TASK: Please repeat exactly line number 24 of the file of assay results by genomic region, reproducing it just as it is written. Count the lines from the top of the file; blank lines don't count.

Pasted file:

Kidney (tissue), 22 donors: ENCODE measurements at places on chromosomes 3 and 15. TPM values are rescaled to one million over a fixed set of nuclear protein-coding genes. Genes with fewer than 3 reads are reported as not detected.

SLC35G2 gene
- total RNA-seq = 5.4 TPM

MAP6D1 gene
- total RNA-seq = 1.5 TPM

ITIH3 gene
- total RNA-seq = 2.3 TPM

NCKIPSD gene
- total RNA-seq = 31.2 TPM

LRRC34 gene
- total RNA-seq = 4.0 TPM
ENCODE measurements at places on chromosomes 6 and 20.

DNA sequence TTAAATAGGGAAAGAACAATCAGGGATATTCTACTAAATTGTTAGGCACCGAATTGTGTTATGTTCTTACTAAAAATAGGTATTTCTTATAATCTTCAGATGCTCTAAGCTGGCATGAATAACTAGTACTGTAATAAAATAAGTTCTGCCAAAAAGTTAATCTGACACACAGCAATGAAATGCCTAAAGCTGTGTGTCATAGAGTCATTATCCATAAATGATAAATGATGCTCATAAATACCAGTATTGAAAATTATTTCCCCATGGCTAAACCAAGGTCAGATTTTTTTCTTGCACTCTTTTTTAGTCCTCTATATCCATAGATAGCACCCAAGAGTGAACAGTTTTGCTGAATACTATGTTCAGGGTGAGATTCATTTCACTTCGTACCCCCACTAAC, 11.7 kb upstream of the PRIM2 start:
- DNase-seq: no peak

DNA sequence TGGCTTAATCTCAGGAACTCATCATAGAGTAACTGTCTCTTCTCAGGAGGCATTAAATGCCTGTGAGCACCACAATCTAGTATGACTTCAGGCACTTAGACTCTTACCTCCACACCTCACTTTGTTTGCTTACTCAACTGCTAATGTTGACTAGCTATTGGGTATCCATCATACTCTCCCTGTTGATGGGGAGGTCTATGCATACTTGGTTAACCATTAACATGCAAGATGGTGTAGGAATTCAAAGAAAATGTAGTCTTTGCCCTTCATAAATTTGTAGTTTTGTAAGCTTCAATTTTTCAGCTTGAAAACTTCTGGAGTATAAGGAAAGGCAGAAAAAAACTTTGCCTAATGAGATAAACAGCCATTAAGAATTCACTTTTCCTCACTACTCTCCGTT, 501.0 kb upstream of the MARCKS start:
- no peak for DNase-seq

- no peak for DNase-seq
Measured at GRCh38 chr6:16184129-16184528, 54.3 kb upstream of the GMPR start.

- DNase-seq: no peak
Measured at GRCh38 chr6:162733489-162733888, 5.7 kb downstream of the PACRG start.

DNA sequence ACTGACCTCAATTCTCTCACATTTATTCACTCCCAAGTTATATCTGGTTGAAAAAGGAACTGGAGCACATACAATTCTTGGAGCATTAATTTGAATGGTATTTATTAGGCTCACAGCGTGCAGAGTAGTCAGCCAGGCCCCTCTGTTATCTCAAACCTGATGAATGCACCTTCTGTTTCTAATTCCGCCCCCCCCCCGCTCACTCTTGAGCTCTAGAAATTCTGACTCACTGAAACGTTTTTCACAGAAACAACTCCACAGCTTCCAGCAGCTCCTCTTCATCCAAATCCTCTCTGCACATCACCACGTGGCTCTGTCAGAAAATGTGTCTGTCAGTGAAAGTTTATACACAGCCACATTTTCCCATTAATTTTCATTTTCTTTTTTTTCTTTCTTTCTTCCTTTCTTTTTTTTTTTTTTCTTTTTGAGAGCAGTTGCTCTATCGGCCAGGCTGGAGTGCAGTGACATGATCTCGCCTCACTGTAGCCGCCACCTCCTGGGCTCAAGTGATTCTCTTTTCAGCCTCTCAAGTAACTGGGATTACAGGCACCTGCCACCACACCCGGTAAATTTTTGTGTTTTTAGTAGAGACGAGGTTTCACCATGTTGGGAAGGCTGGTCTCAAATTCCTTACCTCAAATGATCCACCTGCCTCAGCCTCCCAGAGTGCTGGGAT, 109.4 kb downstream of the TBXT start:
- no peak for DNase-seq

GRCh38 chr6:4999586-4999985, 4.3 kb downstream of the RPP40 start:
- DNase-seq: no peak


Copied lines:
- DNase-seq: no peak